Godwin Isenyo, Kaduna
the Consumer Protection Council has said it will collaborate with the National Agency for Food and Drug Administration and Control and the Standards Organisation of Nigeria to ensure that fake and adulterated goods are stamped out of the country.
The Director-General, CPC, Babatunde Irukera, stated that a legislation that would impose stiffer penalties on sellers of fake and manufacturers of adulterated products was in the offing.
Irukera spoke with journalists after he paid courtesy call on the Kaduna State Governor, Malam Nasir el-Rufai, at the Sir Kashim Ibrahim House in Kaduna, the state capital.
Irukera stated, “Just last week, I had a meeting with the DG NAFDAC. One of the subjects of our meeting was that there should be a state of emergency in the food and drug sector.
“We are working very hard to provide a strong support and advocacy for the legislation to see the light of the day.”
According to him, if eventually the legislation scales through, it will provide stiffer penalties for people who sell and manufacture fake and adulterated products.
He added that beyond the legislation, the council was working on creating collaboration between the regulators like SON, NAFDAC and the CPC.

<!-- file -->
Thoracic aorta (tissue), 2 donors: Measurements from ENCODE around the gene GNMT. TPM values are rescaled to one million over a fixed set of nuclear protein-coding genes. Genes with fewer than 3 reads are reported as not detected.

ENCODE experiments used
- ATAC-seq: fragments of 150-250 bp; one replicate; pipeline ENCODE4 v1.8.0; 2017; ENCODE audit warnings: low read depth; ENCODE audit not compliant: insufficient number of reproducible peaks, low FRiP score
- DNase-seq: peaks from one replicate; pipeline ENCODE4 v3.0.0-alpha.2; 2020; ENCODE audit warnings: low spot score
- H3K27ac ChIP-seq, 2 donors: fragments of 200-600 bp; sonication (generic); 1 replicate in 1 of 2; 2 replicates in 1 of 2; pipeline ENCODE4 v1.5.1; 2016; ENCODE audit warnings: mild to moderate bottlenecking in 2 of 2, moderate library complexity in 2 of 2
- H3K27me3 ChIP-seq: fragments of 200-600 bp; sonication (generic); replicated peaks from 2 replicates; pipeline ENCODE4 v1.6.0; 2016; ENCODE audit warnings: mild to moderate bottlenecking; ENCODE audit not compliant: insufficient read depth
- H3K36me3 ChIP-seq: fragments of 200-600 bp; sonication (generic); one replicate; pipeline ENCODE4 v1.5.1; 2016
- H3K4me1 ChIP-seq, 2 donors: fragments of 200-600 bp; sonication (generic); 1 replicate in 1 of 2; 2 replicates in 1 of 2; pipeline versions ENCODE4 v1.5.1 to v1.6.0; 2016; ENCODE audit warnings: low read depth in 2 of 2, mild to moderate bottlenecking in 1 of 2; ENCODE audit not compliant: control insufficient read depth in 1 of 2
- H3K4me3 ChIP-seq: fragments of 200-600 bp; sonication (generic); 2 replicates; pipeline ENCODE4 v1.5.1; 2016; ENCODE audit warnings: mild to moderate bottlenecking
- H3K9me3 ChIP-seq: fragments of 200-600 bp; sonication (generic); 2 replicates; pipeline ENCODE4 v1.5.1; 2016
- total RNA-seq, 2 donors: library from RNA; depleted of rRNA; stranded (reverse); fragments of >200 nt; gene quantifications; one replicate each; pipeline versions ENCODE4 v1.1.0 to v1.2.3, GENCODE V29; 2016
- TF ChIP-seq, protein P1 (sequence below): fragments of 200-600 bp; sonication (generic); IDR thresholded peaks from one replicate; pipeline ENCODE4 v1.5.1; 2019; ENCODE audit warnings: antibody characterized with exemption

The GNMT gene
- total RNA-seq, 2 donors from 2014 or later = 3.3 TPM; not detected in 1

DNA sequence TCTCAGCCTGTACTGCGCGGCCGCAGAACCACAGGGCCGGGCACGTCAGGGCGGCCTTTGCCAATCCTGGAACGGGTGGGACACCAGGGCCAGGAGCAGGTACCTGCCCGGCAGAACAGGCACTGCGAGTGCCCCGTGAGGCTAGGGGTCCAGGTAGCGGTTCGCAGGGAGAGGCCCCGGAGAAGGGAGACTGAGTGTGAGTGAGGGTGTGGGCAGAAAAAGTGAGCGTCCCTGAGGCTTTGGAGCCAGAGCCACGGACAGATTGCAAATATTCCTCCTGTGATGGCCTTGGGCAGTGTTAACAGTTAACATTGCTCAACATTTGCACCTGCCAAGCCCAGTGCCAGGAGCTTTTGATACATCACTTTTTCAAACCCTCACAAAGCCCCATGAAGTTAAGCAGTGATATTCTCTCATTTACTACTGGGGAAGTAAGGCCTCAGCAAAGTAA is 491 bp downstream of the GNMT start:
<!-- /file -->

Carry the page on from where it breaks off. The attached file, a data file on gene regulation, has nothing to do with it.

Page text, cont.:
“I am sure in the coming weeks, there will be a joint enforcement initiative,” he said.
Earlier, during a courtesy call on el-Rufai, the DG explained that the purpose of the visit was to brief the governor about the quality assurance campaign, which the CPC was embarking upon in collaboration with United Nations Industrial Development Organisation.
He said Kaduna was the second state his team was visiting because of its population, size and strategic importance to the campaign.
According to the DG, the campaign is about educating the public not to be complacent about the goods and services at their disposal, as the people have the right to demand and insist on quality.
Responding, el-Rufai contended that the rights of the consumers were not adequately being protected and described the campaign as apt.
He said, “To me, when you are talking about consumer protection, I used to think it is all about good products and services. My mind didn’t go to education. I don’t think today consumers in the country are adequately protected in terms of the products they use and the services being rendered.
“If we take the area of goods being floated in our markets or the building industry, there is much to be desired. Today, poor products are everywhere. We have witnessed the collapse of buildings occasioned by substandard materials.”
Represented by his deputy, Mr. Barnabas Yusuf Bala, the governor stated that substandard materials and services abound everywhere, adding that the state was ready to support the council to achieve its objective.
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